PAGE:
CHICAGO — Mayor Lori Lightfoot outlined Chicago’s climate action plan for 2022 while touring a Southwest Side facility that aims to usher in an era of a sustainable Chicago.

An old Chicago firehouse in Back of the Yards is getting new life as a hub for Plant Chicago’s circular economy initiatives.

“We have to transition away from an economy based on disposability,” Plant Chicago executive director Jonathan Pereira said.

Lightfoot said one of the city’s most significant goals is to reduce emissions by 62 percent by 2040.

The full strategy will be released in the coming weeks, though the plan has five pillars. The city aims to lower utility costs, reduce waste and emissions, expand walking, biking and transit options, investing in clean energy and protecting health, all with equity in mind.

The plan comes as the American Lung Association again ranks Chicago among the 25 worst cities in the country for annual particle pollution and high ozone days.

In the new State of the Air report, Cook County and most of the collar counties earned an “F” grade when it comes to smog, along with a warning to residents that the air they breathe may put their health at risk.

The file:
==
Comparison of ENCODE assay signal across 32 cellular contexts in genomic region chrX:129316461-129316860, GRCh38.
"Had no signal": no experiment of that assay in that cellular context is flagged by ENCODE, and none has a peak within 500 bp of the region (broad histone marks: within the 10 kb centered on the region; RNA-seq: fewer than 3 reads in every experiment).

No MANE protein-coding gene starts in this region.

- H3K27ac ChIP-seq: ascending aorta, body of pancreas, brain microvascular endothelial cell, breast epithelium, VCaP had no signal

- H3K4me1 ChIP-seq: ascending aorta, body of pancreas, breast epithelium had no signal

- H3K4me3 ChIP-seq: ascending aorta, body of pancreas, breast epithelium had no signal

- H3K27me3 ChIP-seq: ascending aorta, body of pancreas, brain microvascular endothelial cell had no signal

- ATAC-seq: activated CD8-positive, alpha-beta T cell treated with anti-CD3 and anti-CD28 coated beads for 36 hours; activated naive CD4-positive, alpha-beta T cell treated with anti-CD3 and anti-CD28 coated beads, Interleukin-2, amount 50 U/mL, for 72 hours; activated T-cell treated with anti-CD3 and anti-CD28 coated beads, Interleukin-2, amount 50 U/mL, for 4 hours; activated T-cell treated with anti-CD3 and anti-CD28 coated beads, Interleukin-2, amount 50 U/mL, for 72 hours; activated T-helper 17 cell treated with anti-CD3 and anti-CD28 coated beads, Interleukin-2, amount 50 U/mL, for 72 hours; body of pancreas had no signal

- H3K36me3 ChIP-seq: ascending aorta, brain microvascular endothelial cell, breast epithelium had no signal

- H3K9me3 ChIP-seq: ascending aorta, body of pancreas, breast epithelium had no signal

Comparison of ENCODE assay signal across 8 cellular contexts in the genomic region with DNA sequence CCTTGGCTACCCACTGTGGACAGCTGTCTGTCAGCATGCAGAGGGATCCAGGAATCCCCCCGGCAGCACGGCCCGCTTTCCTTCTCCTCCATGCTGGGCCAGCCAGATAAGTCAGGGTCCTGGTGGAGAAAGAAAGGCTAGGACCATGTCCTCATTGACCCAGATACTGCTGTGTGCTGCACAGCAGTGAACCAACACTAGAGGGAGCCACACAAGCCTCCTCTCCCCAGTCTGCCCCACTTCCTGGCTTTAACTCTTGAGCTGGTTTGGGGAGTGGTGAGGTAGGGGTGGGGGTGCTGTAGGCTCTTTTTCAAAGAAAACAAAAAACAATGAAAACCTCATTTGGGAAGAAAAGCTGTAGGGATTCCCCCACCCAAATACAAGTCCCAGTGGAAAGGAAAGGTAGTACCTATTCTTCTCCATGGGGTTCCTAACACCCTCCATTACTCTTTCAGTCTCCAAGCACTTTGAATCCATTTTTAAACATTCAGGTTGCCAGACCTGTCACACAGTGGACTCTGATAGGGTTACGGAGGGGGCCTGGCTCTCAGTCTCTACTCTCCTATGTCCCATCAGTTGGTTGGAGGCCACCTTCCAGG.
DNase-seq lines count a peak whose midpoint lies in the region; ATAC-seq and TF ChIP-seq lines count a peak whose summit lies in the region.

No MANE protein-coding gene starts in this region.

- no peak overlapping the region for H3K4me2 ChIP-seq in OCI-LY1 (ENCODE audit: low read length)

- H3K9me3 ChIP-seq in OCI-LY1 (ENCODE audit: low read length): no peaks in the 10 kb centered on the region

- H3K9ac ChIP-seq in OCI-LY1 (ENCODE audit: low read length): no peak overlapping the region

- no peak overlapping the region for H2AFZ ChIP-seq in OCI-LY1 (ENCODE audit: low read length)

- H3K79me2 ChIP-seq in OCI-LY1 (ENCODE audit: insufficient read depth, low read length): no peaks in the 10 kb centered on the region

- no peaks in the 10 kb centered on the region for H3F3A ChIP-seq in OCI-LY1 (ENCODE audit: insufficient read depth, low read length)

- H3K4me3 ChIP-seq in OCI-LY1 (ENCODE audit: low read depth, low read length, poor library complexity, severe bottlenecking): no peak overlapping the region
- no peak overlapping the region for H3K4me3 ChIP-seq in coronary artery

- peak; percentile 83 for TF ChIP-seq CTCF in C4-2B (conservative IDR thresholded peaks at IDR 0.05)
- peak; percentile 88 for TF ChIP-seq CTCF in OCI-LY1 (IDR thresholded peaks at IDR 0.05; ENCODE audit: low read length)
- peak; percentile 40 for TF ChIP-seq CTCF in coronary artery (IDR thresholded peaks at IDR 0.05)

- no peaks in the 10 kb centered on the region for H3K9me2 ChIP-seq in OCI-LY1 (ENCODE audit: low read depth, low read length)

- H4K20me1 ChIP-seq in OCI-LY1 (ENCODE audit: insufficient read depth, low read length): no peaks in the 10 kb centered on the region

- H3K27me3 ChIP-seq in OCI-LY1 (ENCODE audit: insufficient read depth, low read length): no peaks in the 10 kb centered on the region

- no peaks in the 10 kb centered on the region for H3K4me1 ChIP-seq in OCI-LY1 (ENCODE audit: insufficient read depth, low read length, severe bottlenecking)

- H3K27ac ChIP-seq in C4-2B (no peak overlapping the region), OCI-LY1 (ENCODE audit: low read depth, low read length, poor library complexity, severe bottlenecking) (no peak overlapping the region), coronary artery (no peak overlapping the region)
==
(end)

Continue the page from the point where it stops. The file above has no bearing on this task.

“Particles of all sizes are harmful to health when inhaled. Even particle pollution can cause lung cancer. Ozone can damage the tissues of the respiratory tract,” Kristina Hamilton said.

Hamilton is the American Lung Association’s Illinois Advocacy Director.

“We find that communities of color are 3.6 times more likely to live in a county that received an “F” grade for all three of the pollutants. This is due to decades of racist practices and policies that have been put into place to put low income communities in less desirable communities or places that have higher pollution,” Hamilton said.

Hamilton said that while the city and state are taking promising steps, she said the EPA must strengthen standards on particulate matter to help clean up the air.